The Endangered Wildlife Trust (EWT) notes the judgment handed down on the 26th November in the High Court of South Africa, Pretoria, which effectively lifts the 2009 moratorium on the domestic trade of rhino horn.
It must be emphasised that this moratorium refers ONLY to the DOMESTIC trade in rhino horn, and is in no way a lifting of the ban on international rhino horn trade, which remains under the control of CITES (Convention on International Trade in Endangered Species of Wild Fauna and Flora). In terms of CITES, the international trade in rhino horn remains prohibited. All domestic trade in rhino horn will also still remain subject to the issuing of a permit in terms of the National Environmental Management: Biodiversity Act, 2004 (Act No 10 of 2004).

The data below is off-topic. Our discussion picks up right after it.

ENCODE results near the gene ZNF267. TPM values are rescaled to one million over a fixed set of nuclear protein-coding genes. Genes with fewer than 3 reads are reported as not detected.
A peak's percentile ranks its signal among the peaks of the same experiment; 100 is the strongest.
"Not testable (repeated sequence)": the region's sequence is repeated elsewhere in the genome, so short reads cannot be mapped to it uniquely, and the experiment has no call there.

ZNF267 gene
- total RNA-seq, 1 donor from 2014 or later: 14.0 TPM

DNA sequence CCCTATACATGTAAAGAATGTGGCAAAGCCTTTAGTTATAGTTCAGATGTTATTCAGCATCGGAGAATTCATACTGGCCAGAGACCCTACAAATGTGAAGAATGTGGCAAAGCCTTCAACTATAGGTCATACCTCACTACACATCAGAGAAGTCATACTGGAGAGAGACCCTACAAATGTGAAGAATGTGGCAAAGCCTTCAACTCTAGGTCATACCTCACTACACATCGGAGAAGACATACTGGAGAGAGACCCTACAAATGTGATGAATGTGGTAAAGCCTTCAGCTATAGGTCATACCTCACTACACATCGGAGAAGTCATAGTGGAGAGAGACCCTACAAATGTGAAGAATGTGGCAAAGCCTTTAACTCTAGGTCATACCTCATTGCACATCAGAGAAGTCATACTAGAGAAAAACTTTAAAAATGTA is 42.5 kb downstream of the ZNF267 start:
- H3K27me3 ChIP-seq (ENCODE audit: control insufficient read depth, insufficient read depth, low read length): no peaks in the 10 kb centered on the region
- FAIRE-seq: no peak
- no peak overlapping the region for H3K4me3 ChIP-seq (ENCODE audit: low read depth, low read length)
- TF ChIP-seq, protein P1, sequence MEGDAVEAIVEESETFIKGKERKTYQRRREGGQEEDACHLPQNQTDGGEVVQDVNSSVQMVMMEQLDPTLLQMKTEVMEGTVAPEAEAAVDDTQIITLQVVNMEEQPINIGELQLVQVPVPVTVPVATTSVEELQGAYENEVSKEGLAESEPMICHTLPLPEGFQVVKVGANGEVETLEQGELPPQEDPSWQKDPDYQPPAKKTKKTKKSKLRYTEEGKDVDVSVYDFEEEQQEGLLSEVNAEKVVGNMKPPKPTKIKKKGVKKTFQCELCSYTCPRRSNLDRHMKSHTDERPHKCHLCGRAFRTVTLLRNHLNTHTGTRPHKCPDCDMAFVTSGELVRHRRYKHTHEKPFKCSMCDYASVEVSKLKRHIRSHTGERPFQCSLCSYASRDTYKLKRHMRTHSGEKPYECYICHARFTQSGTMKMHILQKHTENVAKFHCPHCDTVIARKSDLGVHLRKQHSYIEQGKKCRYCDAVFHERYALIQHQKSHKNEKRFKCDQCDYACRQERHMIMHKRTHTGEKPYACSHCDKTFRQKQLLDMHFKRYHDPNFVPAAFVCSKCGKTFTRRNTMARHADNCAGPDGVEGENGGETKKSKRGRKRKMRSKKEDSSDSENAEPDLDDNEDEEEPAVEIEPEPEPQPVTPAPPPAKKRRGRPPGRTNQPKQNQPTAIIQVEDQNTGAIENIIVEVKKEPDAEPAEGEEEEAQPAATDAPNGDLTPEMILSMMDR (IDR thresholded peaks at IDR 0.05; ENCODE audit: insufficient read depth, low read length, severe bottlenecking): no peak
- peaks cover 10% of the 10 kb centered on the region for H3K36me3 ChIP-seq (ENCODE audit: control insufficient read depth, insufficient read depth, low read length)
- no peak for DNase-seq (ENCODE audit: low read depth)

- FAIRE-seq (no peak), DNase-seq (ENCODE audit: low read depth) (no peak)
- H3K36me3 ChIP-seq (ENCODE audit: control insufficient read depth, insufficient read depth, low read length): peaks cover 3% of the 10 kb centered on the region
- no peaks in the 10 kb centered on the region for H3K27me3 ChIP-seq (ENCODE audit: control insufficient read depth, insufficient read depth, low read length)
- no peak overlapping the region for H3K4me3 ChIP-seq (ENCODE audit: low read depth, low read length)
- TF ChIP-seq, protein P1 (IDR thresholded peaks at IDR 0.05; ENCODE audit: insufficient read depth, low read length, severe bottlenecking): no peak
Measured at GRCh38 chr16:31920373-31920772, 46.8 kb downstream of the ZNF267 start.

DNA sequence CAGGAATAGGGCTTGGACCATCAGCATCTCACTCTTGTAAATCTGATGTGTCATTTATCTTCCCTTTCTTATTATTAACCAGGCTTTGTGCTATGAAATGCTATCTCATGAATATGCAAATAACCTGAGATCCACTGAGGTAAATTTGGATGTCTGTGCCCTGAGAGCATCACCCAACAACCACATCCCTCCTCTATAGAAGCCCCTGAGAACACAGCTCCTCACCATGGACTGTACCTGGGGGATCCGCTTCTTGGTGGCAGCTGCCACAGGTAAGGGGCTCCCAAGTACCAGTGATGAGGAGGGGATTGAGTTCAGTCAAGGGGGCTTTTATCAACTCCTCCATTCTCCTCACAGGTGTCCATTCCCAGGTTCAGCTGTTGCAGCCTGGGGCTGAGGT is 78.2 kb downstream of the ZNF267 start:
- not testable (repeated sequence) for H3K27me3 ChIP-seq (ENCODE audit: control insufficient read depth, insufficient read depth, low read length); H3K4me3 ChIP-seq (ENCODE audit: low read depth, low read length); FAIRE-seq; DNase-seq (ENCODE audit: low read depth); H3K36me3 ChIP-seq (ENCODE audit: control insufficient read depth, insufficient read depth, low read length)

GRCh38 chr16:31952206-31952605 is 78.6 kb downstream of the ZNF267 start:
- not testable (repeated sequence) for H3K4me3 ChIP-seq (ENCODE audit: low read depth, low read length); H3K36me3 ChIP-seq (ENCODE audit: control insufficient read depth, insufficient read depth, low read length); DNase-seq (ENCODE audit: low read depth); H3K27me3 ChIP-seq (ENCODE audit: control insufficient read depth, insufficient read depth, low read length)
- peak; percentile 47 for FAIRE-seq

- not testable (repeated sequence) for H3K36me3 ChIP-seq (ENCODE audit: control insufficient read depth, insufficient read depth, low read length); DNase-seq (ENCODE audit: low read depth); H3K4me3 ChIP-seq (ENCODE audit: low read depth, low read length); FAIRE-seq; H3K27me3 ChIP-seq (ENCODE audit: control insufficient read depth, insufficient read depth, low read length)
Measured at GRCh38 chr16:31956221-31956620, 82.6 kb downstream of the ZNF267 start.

This decision of the court is not indicative of any position by the South African government on an international trade in rhino horn, and this judgement is instead the outcome of an application to the courts brought by two farmers. It is important to note that in reading his judgement, Judge Francis Legodi noted that his reasons for this decision included "… substantial non-compliance with consultative and participatory process by the members of sections 99 and 100 of NEMBA (The National Environmental Management: Biodiversity Act)".
The EWT further notes the decision of the Minister of Environmental Affairs, to appeal the court’s decision. Should the application for leave to appeal be successful, it effectively means that the order of the court will be suspended pending the finalisation of the application and the appeal.
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